March is nationally recognized as Problem Gambling Awareness Month (PGAM). This year’s theme is “Awareness + Action”. The goals for this public health observance are to raise awareness of problem gambling, increase problem gambling screenings, and to increase the awareness of problem gambling prevention, treatment and recovery services.
What is problem gambling?
Problem gambling is when a person experiences negative life consequences that are directly related to their gambling.
Who can be impacted by problem gambling?
People of all ages can develop problems with gambling. According to the Oregon Health Authority, it is estimated that 180,000 Oregonians are at risk of developing a problem with gambling, and an estimated 84,000 Oregon adults and adolescents who meet the clinical diagnosis of a gambling disorder.
Can you tell me more about problem gambling among the youth population? If they are not at a legal age to gamble, how are they gambling?
According to the Oregon Health Authority, there are an estimated 6,000 Oregon youth (12-17 year olds) who are at risk of developing or have already developed a problem with gambling. Common ways that youth gamble include: cards, sports, fantasy sports, games of skill, dares, video games, and lottery products. According to the Oregon Health Authority, 11th grade students who gamble have an increased risk of truancy at school, sadness, substance use, and physical violence.
What are the public health impacts of problem gambling?
Common public health impacts include: mental health, physical health, relationships, co-occurring substance use, and increased suicide ideation. To learn more about these public health impacts, check out the Oregon Health Authority’s Impacts of Gambling on Public health. This document can be found at www.oregon.gov.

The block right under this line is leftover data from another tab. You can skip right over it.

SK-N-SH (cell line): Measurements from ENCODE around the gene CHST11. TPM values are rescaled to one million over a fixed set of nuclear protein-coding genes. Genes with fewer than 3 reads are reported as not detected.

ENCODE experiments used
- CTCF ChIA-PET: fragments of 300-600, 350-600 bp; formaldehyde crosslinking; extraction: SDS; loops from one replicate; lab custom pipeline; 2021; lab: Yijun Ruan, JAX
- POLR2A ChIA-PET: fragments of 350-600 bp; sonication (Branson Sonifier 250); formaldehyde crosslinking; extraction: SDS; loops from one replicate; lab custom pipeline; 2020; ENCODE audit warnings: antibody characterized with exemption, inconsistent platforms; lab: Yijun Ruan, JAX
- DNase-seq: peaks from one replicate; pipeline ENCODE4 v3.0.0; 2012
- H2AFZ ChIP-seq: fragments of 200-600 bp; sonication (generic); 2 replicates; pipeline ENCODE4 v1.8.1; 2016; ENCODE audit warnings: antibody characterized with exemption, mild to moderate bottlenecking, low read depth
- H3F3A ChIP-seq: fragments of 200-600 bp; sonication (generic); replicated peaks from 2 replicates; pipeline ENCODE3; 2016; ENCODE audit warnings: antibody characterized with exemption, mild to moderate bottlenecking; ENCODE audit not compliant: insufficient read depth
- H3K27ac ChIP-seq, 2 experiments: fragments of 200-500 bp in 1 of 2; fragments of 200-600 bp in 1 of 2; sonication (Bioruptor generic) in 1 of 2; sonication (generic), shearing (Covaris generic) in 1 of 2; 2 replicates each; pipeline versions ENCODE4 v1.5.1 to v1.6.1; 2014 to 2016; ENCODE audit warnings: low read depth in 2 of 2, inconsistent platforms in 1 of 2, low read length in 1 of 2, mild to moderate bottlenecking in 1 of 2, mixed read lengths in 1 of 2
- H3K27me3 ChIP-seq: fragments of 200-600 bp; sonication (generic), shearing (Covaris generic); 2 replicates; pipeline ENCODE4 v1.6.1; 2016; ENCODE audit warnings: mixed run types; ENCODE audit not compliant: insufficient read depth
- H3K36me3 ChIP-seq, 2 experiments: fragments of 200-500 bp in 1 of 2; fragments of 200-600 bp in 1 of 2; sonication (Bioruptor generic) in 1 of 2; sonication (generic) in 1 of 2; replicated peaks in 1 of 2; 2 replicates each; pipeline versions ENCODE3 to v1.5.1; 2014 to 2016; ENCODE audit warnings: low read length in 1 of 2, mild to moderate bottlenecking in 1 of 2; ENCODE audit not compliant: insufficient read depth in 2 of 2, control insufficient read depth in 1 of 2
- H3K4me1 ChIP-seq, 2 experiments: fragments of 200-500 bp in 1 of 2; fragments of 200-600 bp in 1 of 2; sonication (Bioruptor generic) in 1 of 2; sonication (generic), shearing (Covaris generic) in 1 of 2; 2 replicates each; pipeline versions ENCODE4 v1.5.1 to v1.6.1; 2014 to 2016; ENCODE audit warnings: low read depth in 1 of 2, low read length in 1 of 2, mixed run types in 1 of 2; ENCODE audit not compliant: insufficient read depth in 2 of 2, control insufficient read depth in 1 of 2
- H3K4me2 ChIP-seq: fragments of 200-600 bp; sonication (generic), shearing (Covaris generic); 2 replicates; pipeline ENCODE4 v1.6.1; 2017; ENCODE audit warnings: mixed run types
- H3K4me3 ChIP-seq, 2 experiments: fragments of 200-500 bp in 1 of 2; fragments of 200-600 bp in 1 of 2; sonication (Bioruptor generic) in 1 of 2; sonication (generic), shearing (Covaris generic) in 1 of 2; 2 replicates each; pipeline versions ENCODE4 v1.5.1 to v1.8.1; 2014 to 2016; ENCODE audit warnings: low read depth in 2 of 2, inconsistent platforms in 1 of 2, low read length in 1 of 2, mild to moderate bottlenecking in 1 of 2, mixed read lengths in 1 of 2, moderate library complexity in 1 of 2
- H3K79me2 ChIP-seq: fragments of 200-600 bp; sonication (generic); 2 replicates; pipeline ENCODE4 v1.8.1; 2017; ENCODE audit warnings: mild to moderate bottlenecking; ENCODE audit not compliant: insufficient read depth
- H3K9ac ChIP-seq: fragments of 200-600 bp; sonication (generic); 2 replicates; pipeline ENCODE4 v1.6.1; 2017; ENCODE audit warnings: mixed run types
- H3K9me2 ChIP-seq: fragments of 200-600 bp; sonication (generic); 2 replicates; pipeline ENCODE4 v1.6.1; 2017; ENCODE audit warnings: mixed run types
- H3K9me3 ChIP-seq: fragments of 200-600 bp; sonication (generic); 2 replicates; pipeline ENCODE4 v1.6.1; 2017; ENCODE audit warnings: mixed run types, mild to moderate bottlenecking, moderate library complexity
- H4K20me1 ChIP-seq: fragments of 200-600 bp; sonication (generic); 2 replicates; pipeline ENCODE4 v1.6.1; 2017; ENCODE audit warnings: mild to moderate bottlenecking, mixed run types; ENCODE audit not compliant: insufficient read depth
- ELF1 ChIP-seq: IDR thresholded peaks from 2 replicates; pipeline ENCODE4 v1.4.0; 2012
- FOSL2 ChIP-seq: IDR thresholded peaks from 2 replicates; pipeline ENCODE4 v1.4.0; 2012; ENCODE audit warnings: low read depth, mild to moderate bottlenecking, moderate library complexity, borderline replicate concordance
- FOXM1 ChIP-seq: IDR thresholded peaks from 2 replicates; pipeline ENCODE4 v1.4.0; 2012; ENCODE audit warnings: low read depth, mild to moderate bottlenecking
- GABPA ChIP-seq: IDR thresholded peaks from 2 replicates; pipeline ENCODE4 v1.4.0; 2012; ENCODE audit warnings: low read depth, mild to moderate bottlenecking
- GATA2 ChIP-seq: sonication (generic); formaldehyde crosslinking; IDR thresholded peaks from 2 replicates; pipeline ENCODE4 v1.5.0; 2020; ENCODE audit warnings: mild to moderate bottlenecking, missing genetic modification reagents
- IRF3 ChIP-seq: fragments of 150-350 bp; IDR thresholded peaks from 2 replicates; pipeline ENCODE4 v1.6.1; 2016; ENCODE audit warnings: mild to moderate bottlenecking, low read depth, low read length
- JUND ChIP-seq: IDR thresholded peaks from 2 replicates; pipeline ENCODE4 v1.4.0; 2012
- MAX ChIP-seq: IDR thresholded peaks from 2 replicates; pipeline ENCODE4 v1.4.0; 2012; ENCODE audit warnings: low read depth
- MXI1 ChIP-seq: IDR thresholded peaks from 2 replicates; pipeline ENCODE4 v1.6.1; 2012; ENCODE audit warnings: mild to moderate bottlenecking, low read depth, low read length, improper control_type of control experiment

Are there steps that I can take to prevent problem gambling?
Yes, problem gambling can be prevented. A person can avoid this concern by utilizing prevention strategies, such as learning the warning signs, creating responsible gambling guidelines, and having conversations about gambling.
What are warning signs? Can you give me some examples of common warning signs?
Problem gambling warning signs are physical, verbal, or behavioral signs that can help a person determine if someone they know may have a problem with gambling. Common warning signs include: gambling to escape problems, isolating oneself from family or friends, using funds that were meant for other purposes to gamble, absences from school or work, and decreased interest in other activities.
What are responsible gambling guidelines? Could you give me examples of responsible guidelines?
Responsible gambling guidelines are rules a person can follow to help them gamble in a responsible way. Responsible gambling guidelines can include: setting a time limit, setting a dollar limit, creating a healthy life balance, and choosing not to gamble while using substances like alcohol.
I don’t hear much about problem gambling in day-to-day conversations. Is this a conversation that I should start having?
Yes, it would be beneficial to start having conversations about gambling with family, colleagues, and friends. These types of conversations can help to raise awareness of this public health concern, provide others with information about the negative impacts of problem gambling, share helpful prevention strategies, and share information about local problem gambling treatment services. For helpful conversation tips visit www.opgr.org.
Are there problem gambling services available locally?
Yes, there are problem gambling services available locally. The Tillamook Family Counseling Center is Tillamook County’s problem gambling prevention and treatment location. If you are interested in learning more about local prevention services please reach out to me at Janeanek@tfcc.org. If you are interested in free and confidential problem gambling treatment call (503)842-8201. Additional problem gambling resources are available from the Oregon Problem Gambling Resource (OPGR). For more information about OPGR visit www.opgr.org or call (877)695-4648.
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